Friday, January 18, 2008

Blizzard Bikers in Philly - A Forum on BikeSharing

OK, it wasn't exactly a blizzard, but it was a snowy and slushy yesterday here in Philly. Friends and I attended a program on bringing bikesharing to Philadelphia. We were expecting a pretty paltry turn-out and were astounded to see a full-house. And our cool new wonky mayor, Michael Nutter, addressed the crowd, emphasizing how important sustainability is for the world and our city. The host asked how many had biked (in the snow, on a cold January night) to the event, and about 100 raised their hands. Yikes. Something is really going on here.
Three mayvens from other bike-share programs shared a lot of fascinating information. BikeSharing is an old concept, but recent advances in swipe card technology have made it feasible. Biking is user friendly, decreases traffic congestion and CO2 emissions, improves the life of the commons and increases social connection, and promotes healthy citizenry.

There are many deterrents to biking, though - scary traffic, bike security, and general accessibilty - not easy to schlep a bike on a train or bus. But biking infrastructure is improving. As Gilles Vesco, the Lyons bike sharing mucky-muck explained, it's a chicken-and-egg problem. People don't want to bike if there aren't safe infrastructures in place, like bike lanes, bike parking, driver ed, etc. But infrastructure doesn't get created if there aren't sufficient numbers of bikers. It takes civic planning and commitment to re-engineer a city's culture. This has been successfully done in Lyons, and Paris has famously followed suit. The picture above is from the Paris Velib bike system. If you click on it, you can see amazing detail of the bikes and the parking bike vendor system.

A few bits of data intrigued me. If there are two bikers on a street, their safety increases by 33%. In other words, once drivers start to expect to see bikes, they begin to adjust their driving habits. Another intriguing, and encouraging, Lyons discovery: once the city introduced 2000 bikes, private biking increased by 80%! The system solves a number of problems. You pick your bike up at one station and can drop it off at another, so you don't have to bike round-trip. They're easy to park, so you don't have to spend a lot of time looking for a decent place to lock up your bike. You use a charge card, so it's easy to pay for. These systems are ideal for relatively flat, densely populated areas. Like cities. Washington and Vancouver are setting up just such systems, and many other cities are joining the movement. Hail to Philadelphia, which already has over 200 miles of bike lanes. If you're local and want more info, check out our Bicycle Coalition.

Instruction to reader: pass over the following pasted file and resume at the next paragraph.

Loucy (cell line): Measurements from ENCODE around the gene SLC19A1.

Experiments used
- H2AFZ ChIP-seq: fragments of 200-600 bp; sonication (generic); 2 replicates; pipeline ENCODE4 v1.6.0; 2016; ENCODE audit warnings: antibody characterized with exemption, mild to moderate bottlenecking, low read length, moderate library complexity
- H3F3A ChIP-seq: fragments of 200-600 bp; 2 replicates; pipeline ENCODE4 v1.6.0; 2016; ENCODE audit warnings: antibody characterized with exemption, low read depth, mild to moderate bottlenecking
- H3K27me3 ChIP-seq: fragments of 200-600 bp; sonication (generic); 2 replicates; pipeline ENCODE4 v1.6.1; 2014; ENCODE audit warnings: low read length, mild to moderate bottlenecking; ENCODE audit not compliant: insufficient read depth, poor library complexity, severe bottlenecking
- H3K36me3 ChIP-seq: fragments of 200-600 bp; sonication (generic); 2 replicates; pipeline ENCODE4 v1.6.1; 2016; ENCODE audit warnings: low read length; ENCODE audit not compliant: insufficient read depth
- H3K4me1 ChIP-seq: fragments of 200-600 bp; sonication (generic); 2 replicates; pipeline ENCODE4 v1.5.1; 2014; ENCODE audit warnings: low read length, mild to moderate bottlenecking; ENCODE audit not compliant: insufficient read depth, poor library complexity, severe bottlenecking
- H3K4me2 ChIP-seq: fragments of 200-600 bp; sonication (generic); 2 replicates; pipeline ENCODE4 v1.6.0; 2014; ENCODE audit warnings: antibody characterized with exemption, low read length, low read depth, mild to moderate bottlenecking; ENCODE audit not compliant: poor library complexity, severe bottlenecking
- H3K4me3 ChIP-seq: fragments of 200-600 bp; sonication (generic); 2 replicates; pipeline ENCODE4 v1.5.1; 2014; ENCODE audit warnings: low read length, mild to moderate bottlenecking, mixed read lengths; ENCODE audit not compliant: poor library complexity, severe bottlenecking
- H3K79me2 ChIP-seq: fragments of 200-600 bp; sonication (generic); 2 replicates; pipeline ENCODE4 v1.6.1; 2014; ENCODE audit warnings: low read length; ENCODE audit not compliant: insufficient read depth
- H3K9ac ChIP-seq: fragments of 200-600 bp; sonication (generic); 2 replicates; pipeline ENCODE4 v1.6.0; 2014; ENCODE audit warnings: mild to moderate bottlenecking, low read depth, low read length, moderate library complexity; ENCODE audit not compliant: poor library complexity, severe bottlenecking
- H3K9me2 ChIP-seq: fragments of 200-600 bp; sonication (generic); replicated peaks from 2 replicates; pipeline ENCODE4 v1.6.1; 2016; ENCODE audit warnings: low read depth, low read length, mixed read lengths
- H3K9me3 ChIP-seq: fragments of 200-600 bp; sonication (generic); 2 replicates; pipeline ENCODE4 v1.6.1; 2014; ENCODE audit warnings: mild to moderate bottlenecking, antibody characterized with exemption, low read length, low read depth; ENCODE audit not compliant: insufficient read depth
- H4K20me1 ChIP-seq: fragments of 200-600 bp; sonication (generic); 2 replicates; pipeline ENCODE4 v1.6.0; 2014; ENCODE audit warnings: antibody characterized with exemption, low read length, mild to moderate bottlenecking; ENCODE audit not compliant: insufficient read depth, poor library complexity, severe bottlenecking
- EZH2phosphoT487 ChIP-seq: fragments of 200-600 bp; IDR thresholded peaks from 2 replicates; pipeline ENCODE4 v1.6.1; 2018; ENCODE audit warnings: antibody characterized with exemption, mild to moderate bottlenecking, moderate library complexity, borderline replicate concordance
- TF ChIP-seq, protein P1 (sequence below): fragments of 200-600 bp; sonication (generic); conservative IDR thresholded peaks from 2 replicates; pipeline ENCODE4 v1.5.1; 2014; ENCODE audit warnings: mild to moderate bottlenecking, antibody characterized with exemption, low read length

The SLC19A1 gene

Just one problem, as far as I'm concerned: the bikes do not ride up hills for you. Maybe someday they'll add electric bikes.... If you've biked in one of the cities with a bikeshare system, tell us what you thought.


picture from notreplanet.info


1 comment:

Julie H said...

I live in Portland, which is a very bicycle-oriented place. The infrastructure is very bike-friendly, too, so much has been spent to add bike lanes to streets and so on. Our buses have bike racks on their fronts, and light rail cars have bike hangers inside.
Here's a little article that explains what happened to Portland's "Yellow Bike" program from 1995 specifically though. It failed. People walked off with the (astoundingly identifiably painted) bikes. The more bikes that got put out on street corners, the more bikes got swiped. http://www.worldchanging.com/archives/000899.html

When looking for a good explanation of what happened to the bike share program exactly, I found this article about various bike share program/case studies that you may or may not have seen already: http://www.ibike.org/encouragement/freebike-details.htm
The current state of bicycle-motor vehicle relations in Portland is complicated and not all lovey-dovey by any means. There have been attitude problems on both sides -- and it isn't the motor vehicle drivers who have died in road incidents, obviously.
The leading advocacy organization in Oregon is called the Bicycle Transportation Alliance (www.bta4bikes.org), which I am a fan of. Their programs and advocacy efforts might be worth checking out for ideas. See "the BTA at work" link on their site.

Lastly, here's the city's office of transportation bike info page: http://www.portlandonline.com/transportation/index.cfm?c=34772

All of this is probably way more than you envisioned for comments! I'd be glad to talk to you about it though.